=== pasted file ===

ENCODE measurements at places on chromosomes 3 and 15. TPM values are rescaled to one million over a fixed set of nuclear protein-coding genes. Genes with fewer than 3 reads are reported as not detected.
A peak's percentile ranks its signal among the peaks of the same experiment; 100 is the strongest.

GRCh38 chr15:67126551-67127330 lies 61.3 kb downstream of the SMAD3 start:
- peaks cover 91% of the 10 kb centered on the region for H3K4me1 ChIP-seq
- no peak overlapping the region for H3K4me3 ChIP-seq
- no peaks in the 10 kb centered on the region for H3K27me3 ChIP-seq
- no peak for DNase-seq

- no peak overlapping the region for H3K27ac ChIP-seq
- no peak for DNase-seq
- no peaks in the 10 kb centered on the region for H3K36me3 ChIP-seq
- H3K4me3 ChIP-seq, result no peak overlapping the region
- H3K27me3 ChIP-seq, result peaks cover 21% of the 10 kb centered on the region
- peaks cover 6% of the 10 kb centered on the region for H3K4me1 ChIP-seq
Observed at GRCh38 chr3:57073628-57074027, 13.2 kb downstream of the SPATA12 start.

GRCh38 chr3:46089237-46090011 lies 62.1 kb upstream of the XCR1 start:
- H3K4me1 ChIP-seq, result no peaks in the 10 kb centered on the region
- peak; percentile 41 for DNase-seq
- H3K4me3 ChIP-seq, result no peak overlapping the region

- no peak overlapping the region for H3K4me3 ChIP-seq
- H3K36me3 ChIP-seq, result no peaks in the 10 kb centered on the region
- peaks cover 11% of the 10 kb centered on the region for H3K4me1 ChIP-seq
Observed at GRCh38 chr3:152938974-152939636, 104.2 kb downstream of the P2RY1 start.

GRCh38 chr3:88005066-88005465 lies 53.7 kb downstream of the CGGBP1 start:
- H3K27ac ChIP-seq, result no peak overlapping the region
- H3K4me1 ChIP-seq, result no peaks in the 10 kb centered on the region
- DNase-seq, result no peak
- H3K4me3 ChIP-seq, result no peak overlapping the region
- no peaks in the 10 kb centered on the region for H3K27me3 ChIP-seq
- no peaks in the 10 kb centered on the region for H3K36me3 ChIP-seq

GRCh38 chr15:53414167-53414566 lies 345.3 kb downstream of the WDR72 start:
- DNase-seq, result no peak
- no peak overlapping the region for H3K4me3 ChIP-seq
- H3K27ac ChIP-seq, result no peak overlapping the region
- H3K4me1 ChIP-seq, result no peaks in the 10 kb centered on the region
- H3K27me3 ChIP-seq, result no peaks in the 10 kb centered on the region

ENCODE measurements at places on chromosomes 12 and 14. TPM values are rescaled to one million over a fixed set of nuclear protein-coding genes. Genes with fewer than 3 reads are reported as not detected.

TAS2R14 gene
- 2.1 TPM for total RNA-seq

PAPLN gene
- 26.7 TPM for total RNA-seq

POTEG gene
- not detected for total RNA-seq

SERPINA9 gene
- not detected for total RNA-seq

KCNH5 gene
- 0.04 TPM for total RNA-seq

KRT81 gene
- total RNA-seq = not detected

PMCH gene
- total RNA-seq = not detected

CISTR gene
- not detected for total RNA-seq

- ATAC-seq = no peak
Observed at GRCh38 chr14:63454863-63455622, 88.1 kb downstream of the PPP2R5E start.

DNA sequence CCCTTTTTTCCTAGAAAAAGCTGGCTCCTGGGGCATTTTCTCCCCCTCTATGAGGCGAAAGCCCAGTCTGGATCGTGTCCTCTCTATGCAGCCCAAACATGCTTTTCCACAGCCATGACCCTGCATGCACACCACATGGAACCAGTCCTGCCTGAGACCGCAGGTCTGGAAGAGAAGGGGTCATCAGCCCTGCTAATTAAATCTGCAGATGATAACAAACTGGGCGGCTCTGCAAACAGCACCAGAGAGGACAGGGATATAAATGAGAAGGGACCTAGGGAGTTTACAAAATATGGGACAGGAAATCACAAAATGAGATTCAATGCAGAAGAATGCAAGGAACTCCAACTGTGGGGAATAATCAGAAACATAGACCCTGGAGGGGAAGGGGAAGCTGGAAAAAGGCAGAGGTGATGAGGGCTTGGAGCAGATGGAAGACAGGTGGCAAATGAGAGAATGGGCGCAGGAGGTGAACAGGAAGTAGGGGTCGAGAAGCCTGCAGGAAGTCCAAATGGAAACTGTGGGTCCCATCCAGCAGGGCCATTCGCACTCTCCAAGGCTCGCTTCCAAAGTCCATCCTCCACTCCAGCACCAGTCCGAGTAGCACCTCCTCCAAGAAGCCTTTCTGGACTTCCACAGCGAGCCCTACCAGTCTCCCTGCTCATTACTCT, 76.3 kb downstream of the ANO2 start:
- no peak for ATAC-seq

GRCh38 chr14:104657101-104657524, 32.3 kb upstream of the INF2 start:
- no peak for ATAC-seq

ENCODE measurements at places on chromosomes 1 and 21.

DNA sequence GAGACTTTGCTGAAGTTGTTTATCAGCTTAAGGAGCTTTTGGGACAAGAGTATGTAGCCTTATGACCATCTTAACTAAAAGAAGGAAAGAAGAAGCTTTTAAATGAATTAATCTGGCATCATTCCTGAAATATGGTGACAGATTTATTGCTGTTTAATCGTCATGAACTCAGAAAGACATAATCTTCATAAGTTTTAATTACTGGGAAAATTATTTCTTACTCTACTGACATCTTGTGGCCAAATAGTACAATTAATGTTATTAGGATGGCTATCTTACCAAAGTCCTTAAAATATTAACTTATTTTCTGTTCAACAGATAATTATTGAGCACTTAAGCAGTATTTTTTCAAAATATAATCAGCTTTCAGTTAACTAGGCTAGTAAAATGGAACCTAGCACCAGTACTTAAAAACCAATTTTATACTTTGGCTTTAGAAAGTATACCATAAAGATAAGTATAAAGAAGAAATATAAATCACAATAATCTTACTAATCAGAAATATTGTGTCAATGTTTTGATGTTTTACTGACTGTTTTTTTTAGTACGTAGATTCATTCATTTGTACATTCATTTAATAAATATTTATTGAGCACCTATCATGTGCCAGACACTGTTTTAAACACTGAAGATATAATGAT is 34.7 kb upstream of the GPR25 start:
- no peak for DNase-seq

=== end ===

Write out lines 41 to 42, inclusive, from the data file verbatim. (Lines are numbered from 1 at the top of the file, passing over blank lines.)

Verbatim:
POTEG gene
- not detected for total RNA-seq